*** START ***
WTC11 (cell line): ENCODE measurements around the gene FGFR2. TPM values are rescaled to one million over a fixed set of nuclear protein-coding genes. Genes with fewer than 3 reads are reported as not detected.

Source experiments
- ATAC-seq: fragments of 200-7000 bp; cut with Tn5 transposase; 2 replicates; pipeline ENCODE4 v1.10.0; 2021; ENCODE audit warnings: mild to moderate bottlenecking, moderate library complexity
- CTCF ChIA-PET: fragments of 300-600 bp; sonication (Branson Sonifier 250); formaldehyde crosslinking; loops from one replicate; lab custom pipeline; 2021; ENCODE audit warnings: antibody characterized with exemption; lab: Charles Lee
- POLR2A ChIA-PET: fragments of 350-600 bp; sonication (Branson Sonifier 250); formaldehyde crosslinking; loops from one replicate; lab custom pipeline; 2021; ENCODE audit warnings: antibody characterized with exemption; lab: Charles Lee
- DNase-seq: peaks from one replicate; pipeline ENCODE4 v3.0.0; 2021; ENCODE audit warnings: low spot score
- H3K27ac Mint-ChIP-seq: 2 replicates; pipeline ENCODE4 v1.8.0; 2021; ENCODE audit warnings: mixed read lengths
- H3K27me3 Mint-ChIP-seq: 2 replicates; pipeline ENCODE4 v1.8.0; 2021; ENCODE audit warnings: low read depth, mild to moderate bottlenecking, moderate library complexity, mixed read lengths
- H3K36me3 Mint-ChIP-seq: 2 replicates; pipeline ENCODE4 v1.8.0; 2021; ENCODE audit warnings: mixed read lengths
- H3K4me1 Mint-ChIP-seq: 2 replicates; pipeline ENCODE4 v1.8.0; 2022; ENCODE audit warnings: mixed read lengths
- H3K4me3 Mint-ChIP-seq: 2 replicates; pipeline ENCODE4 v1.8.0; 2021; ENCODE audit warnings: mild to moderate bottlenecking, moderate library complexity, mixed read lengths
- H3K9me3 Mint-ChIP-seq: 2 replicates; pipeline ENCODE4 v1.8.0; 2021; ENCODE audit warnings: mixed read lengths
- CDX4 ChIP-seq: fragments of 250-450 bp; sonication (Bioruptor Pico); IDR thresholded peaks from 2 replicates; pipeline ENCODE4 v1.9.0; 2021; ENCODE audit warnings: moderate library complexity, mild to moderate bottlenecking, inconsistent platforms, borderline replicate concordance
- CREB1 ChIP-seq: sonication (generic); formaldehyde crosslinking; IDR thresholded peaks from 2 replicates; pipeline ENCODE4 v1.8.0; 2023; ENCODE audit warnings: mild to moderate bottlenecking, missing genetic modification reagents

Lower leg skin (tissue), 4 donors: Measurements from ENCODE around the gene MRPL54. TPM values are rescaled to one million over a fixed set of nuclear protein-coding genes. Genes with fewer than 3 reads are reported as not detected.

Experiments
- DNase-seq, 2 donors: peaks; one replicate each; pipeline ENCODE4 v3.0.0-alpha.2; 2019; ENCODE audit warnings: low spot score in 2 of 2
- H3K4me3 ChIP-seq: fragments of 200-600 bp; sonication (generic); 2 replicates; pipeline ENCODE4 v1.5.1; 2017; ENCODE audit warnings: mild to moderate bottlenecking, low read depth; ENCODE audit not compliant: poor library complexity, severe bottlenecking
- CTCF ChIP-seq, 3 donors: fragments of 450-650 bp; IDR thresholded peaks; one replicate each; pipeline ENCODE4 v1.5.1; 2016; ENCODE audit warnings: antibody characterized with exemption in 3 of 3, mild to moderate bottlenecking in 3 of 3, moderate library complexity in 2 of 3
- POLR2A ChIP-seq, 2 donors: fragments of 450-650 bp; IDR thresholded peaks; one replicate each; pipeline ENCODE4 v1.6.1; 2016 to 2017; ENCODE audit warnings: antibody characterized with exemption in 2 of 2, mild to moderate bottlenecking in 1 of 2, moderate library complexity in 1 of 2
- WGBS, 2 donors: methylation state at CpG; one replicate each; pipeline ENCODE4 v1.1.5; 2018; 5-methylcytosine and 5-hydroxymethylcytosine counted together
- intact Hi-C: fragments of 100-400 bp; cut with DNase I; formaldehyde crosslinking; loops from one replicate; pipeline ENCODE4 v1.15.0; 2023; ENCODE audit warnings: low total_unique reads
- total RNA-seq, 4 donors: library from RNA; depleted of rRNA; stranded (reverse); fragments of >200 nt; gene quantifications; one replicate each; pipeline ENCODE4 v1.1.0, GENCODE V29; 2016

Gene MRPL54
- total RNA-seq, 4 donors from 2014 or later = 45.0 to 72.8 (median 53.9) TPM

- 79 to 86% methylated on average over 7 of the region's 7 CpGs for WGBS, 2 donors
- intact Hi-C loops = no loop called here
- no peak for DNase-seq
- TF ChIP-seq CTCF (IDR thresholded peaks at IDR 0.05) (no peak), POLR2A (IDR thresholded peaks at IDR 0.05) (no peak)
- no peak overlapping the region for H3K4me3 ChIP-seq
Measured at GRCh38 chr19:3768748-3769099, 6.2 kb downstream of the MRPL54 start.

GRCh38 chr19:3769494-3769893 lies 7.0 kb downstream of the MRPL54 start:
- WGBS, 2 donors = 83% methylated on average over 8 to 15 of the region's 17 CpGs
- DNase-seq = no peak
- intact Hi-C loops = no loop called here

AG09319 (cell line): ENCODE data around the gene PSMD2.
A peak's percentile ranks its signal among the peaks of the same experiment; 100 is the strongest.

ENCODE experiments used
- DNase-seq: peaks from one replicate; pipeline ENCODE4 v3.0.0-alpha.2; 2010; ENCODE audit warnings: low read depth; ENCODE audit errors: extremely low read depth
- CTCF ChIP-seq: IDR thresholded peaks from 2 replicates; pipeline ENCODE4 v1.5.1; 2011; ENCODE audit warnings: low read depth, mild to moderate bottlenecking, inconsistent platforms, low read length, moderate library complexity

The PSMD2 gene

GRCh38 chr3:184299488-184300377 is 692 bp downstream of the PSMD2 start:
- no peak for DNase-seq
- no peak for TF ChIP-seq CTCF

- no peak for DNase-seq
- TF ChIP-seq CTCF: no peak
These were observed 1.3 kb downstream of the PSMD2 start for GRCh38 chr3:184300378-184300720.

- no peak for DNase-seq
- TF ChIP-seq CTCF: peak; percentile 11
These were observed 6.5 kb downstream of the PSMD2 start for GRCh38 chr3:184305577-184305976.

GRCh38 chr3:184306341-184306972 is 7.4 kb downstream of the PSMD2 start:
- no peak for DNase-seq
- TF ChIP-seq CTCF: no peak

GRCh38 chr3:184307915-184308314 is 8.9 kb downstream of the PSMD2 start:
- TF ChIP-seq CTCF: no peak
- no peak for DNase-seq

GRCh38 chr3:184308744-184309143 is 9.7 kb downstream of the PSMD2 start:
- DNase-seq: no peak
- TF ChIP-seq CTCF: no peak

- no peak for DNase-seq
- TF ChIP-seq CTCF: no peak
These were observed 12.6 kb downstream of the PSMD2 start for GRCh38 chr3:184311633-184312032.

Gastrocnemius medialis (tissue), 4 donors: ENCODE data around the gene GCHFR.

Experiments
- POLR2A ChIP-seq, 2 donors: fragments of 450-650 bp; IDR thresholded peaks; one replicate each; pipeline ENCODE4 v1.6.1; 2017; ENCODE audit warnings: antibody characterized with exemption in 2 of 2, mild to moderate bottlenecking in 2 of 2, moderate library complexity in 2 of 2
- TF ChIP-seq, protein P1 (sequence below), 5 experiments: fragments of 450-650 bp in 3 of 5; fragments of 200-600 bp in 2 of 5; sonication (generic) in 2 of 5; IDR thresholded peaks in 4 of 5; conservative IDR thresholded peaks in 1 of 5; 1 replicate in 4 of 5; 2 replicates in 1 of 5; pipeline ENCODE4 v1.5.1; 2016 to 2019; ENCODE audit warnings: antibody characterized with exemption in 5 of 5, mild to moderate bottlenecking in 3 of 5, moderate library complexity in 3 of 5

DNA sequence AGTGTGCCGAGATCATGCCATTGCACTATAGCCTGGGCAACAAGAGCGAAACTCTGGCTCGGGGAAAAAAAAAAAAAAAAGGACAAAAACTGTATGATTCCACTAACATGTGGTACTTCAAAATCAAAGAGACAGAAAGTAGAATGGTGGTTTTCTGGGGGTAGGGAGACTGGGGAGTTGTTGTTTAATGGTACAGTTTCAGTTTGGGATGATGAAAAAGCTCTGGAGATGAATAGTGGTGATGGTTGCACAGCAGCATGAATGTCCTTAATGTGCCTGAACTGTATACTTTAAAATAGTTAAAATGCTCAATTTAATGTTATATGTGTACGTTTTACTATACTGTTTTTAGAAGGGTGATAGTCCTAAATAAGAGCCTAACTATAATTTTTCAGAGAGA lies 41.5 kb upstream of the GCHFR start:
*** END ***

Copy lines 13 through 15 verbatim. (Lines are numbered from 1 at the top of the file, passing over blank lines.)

- CDX4 ChIP-seq: fragments of 250-450 bp; sonication (Bioruptor Pico); IDR thresholded peaks from 2 replicates; pipeline ENCODE4 v1.9.0; 2021; ENCODE audit warnings: moderate library complexity, mild to moderate bottlenecking, inconsistent platforms, borderline replicate concordance
- CREB1 ChIP-seq: sonication (generic); formaldehyde crosslinking; IDR thresholded peaks from 2 replicates; pipeline ENCODE4 v1.8.0; 2023; ENCODE audit warnings: mild to moderate bottlenecking, missing genetic modification reagents

Lower leg skin (tissue), 4 donors: Measurements from ENCODE around the gene MRPL54. TPM values are rescaled to one million over a fixed set of nuclear protein-coding genes. Genes with fewer than 3 reads are reported as not detected.